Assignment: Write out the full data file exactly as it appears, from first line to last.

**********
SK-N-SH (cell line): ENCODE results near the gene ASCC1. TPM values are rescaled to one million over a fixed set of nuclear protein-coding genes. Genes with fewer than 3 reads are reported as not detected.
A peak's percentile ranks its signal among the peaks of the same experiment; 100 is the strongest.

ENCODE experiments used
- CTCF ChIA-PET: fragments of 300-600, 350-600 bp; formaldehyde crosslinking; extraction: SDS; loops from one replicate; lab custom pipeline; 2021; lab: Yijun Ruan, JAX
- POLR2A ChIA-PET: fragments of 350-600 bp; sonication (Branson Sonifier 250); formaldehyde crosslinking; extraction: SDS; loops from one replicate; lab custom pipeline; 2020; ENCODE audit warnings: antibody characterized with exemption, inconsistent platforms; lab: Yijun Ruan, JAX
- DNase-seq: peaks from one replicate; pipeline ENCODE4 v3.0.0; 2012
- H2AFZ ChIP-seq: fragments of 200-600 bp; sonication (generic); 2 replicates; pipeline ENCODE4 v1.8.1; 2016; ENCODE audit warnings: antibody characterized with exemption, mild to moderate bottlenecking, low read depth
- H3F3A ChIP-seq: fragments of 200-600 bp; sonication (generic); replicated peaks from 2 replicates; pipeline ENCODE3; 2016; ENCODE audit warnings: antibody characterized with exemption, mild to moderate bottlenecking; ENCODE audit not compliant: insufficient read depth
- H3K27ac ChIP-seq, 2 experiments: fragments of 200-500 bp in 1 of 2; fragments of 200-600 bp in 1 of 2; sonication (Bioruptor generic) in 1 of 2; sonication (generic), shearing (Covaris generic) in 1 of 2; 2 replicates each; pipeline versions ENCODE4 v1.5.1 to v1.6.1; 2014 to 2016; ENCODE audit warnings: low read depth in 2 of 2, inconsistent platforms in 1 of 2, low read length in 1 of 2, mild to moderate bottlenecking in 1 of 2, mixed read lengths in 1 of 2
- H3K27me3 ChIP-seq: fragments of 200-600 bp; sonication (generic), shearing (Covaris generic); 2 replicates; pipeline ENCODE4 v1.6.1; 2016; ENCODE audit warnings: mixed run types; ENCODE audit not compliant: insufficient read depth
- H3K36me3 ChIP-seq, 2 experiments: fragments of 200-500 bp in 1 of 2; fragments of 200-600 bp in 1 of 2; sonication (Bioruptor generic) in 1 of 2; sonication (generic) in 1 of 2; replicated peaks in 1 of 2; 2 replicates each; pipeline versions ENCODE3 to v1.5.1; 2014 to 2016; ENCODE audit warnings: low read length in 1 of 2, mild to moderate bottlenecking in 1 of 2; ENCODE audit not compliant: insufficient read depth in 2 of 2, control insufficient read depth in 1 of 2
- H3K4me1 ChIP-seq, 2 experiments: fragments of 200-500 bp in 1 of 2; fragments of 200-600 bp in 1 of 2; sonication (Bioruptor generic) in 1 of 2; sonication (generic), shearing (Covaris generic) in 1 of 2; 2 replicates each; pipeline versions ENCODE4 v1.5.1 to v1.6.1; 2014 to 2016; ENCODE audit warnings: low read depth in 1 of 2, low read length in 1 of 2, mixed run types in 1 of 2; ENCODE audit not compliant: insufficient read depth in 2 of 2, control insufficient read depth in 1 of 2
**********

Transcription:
SK-N-SH (cell line): ENCODE results near the gene ASCC1. TPM values are rescaled to one million over a fixed set of nuclear protein-coding genes. Genes with fewer than 3 reads are reported as not detected.
A peak's percentile ranks its signal among the peaks of the same experiment; 100 is the strongest.

ENCODE experiments used
- CTCF ChIA-PET: fragments of 300-600, 350-600 bp; formaldehyde crosslinking; extraction: SDS; loops from one replicate; lab custom pipeline; 2021; lab: Yijun Ruan, JAX
- POLR2A ChIA-PET: fragments of 350-600 bp; sonication (Branson Sonifier 250); formaldehyde crosslinking; extraction: SDS; loops from one replicate; lab custom pipeline; 2020; ENCODE audit warnings: antibody characterized with exemption, inconsistent platforms; lab: Yijun Ruan, JAX
- DNase-seq: peaks from one replicate; pipeline ENCODE4 v3.0.0; 2012
- H2AFZ ChIP-seq: fragments of 200-600 bp; sonication (generic); 2 replicates; pipeline ENCODE4 v1.8.1; 2016; ENCODE audit warnings: antibody characterized with exemption, mild to moderate bottlenecking, low read depth
- H3F3A ChIP-seq: fragments of 200-600 bp; sonication (generic); replicated peaks from 2 replicates; pipeline ENCODE3; 2016; ENCODE audit warnings: antibody characterized with exemption, mild to moderate bottlenecking; ENCODE audit not compliant: insufficient read depth
- H3K27ac ChIP-seq, 2 experiments: fragments of 200-500 bp in 1 of 2; fragments of 200-600 bp in 1 of 2; sonication (Bioruptor generic) in 1 of 2; sonication (generic), shearing (Covaris generic) in 1 of 2; 2 replicates each; pipeline versions ENCODE4 v1.5.1 to v1.6.1; 2014 to 2016; ENCODE audit warnings: low read depth in 2 of 2, inconsistent platforms in 1 of 2, low read length in 1 of 2, mild to moderate bottlenecking in 1 of 2, mixed read lengths in 1 of 2
- H3K27me3 ChIP-seq: fragments of 200-600 bp; sonication (generic), shearing (Covaris generic); 2 replicates; pipeline ENCODE4 v1.6.1; 2016; ENCODE audit warnings: mixed run types; ENCODE audit not compliant: insufficient read depth
- H3K36me3 ChIP-seq, 2 experiments: fragments of 200-500 bp in 1 of 2; fragments of 200-600 bp in 1 of 2; sonication (Bioruptor generic) in 1 of 2; sonication (generic) in 1 of 2; replicated peaks in 1 of 2; 2 replicates each; pipeline versions ENCODE3 to v1.5.1; 2014 to 2016; ENCODE audit warnings: low read length in 1 of 2, mild to moderate bottlenecking in 1 of 2; ENCODE audit not compliant: insufficient read depth in 2 of 2, control insufficient read depth in 1 of 2
- H3K4me1 ChIP-seq, 2 experiments: fragments of 200-500 bp in 1 of 2; fragments of 200-600 bp in 1 of 2; sonication (Bioruptor generic) in 1 of 2; sonication (generic), shearing (Covaris generic) in 1 of 2; 2 replicates each; pipeline versions ENCODE4 v1.5.1 to v1.6.1; 2014 to 2016; ENCODE audit warnings: low read depth in 1 of 2, low read length in 1 of 2, mixed run types in 1 of 2; ENCODE audit not compliant: insufficient read depth in 2 of 2, control insufficient read depth in 1 of 2